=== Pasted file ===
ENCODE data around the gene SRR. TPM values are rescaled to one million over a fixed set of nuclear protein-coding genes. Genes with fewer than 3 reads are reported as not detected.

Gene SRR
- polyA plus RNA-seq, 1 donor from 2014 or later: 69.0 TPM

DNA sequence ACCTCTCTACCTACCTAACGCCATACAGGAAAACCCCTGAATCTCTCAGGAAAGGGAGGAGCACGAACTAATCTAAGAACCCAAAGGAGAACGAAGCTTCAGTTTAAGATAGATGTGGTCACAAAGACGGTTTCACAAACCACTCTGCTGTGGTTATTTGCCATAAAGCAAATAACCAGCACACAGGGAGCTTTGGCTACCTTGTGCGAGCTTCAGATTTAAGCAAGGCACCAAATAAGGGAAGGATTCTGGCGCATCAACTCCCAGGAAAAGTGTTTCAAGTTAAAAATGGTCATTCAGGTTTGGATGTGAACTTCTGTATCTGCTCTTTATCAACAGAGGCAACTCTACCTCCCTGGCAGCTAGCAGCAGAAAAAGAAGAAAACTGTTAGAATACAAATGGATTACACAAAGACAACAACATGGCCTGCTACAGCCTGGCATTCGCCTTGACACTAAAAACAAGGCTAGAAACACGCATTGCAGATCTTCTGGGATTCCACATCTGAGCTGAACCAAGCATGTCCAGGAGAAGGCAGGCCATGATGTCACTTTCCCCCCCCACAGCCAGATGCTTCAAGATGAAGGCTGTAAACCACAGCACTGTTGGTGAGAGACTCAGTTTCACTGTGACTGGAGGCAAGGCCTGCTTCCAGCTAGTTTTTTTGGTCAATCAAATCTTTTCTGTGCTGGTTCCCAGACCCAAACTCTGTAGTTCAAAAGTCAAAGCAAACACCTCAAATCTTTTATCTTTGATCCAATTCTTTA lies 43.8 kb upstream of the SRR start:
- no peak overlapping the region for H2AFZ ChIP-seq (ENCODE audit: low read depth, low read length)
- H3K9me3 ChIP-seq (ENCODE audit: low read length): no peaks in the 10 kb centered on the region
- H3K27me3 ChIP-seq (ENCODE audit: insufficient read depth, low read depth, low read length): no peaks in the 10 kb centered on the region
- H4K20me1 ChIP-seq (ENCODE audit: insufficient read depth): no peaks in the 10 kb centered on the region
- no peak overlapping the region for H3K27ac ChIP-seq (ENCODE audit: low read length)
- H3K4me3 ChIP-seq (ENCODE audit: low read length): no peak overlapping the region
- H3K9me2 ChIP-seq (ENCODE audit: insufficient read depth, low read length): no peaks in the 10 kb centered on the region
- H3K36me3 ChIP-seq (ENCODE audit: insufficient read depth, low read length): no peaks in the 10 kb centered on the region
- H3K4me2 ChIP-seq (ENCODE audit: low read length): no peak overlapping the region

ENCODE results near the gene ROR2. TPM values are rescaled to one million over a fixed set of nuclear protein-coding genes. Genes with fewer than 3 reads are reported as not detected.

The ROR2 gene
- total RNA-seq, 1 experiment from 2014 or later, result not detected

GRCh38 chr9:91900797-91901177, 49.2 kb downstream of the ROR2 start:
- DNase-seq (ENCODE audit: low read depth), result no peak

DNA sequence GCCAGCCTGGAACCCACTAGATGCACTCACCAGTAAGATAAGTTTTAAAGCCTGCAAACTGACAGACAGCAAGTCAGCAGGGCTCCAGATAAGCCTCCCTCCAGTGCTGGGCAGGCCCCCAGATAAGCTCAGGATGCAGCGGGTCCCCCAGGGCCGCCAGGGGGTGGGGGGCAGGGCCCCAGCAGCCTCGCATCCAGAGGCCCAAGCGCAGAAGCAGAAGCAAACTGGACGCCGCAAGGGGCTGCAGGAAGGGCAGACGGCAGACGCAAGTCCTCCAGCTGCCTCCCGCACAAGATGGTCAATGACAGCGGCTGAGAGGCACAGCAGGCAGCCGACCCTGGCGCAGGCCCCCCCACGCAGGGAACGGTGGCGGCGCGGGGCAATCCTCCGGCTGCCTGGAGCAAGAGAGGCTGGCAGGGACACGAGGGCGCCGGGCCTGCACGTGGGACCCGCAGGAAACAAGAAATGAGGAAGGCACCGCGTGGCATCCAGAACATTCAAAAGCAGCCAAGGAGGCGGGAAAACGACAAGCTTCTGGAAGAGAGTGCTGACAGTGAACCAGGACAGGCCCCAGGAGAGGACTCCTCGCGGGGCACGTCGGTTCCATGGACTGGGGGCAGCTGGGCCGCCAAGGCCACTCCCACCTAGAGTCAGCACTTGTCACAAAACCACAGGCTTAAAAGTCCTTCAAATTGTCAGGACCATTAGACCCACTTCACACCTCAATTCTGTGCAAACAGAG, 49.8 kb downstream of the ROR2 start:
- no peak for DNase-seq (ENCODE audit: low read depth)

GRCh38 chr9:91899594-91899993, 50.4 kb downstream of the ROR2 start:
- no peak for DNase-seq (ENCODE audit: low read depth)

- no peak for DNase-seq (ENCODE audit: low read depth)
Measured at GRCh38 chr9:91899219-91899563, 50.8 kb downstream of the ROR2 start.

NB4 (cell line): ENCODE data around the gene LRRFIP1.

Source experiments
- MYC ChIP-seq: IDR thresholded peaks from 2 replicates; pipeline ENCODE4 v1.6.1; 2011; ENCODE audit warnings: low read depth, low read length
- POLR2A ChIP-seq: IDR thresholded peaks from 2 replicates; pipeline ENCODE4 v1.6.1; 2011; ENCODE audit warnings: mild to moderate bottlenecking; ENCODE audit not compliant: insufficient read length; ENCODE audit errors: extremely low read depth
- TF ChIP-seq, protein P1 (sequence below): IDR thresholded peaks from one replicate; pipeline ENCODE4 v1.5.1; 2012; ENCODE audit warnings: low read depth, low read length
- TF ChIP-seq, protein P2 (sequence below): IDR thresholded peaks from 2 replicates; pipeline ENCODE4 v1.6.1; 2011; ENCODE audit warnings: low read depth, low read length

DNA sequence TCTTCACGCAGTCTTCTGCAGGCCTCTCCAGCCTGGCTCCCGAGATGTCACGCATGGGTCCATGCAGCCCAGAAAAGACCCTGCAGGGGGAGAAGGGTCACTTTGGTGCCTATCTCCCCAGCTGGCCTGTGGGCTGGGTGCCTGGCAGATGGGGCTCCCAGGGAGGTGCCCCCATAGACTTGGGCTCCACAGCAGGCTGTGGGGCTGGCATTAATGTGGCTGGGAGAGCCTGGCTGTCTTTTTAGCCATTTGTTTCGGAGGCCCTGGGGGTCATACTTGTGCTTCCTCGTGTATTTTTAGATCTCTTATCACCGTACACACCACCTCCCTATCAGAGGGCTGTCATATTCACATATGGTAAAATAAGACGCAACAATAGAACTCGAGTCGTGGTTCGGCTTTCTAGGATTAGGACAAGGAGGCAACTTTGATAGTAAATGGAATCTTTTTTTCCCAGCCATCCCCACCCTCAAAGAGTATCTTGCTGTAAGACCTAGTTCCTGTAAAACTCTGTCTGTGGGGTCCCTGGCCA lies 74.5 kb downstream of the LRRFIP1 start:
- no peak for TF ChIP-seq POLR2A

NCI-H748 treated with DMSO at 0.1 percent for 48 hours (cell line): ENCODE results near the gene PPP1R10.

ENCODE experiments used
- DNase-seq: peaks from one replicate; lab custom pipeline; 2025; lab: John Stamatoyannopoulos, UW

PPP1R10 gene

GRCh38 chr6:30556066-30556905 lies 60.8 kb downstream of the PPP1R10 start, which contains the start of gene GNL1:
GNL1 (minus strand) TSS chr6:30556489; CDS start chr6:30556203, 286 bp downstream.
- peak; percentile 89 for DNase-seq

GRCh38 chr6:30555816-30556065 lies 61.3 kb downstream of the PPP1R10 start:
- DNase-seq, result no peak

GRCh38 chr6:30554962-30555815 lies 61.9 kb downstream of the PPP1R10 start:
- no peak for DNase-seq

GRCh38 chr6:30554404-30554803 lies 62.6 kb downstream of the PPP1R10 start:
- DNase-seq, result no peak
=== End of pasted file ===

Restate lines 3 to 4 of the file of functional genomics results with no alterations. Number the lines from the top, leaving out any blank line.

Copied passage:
- polyA plus RNA-seq, 1 donor from 2014 or later: 69.0 TPM

DNA sequence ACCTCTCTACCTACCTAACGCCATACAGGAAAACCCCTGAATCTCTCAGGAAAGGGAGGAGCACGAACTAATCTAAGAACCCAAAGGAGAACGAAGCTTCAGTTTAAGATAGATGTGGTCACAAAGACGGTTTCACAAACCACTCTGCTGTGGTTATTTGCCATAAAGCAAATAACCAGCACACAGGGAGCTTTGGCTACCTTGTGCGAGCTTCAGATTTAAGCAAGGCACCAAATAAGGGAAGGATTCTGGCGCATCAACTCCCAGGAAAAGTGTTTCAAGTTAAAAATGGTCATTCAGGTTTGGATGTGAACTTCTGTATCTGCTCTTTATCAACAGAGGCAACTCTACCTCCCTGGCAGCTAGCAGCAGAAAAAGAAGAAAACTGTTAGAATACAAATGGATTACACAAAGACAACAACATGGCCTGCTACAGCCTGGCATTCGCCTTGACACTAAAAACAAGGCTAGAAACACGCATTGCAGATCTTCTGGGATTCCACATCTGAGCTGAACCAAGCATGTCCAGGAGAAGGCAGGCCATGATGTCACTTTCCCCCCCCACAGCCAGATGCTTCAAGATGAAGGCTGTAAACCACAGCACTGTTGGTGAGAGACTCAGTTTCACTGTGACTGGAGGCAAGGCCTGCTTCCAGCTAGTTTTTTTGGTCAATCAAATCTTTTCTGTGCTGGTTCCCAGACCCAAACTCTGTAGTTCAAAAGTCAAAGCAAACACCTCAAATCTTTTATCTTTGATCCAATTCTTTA lies 43.8 kb upstream of the SRR start: